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Despite predictions that the digital age would force all print publications to close, many titles have managed to hold onto their subscribers, and some new publications have even hit the shelves.

In Australia, print publications went through a ‘slashing phase,’ with many staff members being let go. However, in 2023, sales experienced a 4.1% increase, and previously discontinued publications — including the teen publication Girlfriend — are making a nostalgic comeback as one-offs.

According to Julian Novitz, a lecturer at Swinburne University of Technology, there are several reasons for the survival of publications. He points to the “physical experience of reading,” where you hold something tangible in your hands, along with a growing need for digital detoxing. There’s also a ‘retro’ trend among Generation Z readers and their “analog preferences.”

Publications have become more niche, securing loyal audiences with quality content. Advertisers are returning to the publication fold as ads are not as easy to dismiss in print as they are online.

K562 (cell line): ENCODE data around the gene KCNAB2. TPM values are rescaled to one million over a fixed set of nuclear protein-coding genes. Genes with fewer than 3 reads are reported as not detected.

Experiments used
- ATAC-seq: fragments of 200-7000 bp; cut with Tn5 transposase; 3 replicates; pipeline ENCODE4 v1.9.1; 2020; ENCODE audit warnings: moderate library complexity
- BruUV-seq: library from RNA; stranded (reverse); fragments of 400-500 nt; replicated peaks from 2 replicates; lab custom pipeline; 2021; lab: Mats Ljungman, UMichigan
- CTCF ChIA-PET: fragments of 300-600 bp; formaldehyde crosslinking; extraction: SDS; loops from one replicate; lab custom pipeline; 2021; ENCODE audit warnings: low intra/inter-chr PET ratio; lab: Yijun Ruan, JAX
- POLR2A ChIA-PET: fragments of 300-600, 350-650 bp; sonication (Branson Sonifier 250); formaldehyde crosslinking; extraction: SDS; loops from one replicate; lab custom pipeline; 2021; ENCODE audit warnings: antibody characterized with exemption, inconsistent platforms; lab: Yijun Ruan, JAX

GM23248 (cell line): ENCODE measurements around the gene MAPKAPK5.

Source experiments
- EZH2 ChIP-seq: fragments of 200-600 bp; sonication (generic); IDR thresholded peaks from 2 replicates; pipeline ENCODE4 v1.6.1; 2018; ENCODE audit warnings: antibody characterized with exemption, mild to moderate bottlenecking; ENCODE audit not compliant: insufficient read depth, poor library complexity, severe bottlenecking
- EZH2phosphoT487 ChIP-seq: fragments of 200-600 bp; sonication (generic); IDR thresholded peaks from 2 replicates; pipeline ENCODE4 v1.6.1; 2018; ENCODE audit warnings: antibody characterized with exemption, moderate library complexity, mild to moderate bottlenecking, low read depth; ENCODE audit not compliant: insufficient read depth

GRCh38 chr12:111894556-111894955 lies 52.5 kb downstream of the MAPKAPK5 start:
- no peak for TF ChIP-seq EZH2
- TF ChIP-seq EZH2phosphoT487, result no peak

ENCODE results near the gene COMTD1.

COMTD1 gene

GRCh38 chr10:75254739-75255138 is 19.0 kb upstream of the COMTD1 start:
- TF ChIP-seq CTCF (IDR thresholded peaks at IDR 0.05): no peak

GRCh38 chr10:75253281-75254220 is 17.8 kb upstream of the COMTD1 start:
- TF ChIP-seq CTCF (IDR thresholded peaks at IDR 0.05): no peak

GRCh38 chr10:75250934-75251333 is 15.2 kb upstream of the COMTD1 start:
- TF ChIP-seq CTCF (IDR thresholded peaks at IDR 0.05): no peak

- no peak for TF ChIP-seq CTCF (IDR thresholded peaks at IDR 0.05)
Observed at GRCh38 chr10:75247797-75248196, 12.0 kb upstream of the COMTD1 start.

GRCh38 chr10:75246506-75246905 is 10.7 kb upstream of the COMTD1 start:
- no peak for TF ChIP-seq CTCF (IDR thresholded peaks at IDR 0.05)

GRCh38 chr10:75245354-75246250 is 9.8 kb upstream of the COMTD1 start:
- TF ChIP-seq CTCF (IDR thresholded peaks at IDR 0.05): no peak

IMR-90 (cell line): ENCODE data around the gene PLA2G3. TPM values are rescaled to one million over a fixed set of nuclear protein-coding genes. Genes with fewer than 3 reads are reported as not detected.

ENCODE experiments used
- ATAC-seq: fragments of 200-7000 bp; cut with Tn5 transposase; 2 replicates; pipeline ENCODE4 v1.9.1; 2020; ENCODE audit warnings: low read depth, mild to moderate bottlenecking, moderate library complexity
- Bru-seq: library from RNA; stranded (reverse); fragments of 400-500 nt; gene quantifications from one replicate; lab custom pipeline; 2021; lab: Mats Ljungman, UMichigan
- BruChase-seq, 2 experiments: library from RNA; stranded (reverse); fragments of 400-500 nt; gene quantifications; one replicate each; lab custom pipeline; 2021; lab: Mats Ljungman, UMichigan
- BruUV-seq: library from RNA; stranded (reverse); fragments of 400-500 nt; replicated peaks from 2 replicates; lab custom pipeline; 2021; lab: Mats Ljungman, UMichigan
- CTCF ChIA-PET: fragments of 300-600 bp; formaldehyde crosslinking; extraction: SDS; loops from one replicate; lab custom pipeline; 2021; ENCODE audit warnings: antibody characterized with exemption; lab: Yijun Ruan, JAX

Professionals on LinkedIn are discussing this trend. Clare Patience, a former features editor, reflects on the harsh experience of publication closures and redundancies. She believes publications better showcase creatives’ expertise.

“I now reflect on the quality of creative thinking I was surrounded by, how the teams I worked with understood and valued their audiences, the rapid-fire delivery of fresh content, and the privilege of working with the most amazing stylists, photographers, artists, writers, editors, and designers — whose work hasn’t really been given justice to the same level on digital platforms,” she writes.

In other related news, sales of books in Australia have dipped, reveals new data.

What are your thoughts on the survival (or revival) of print publications? Do you think there is room for growth, or will digital offerings replace them completely in the future? Share your thoughts in the comments.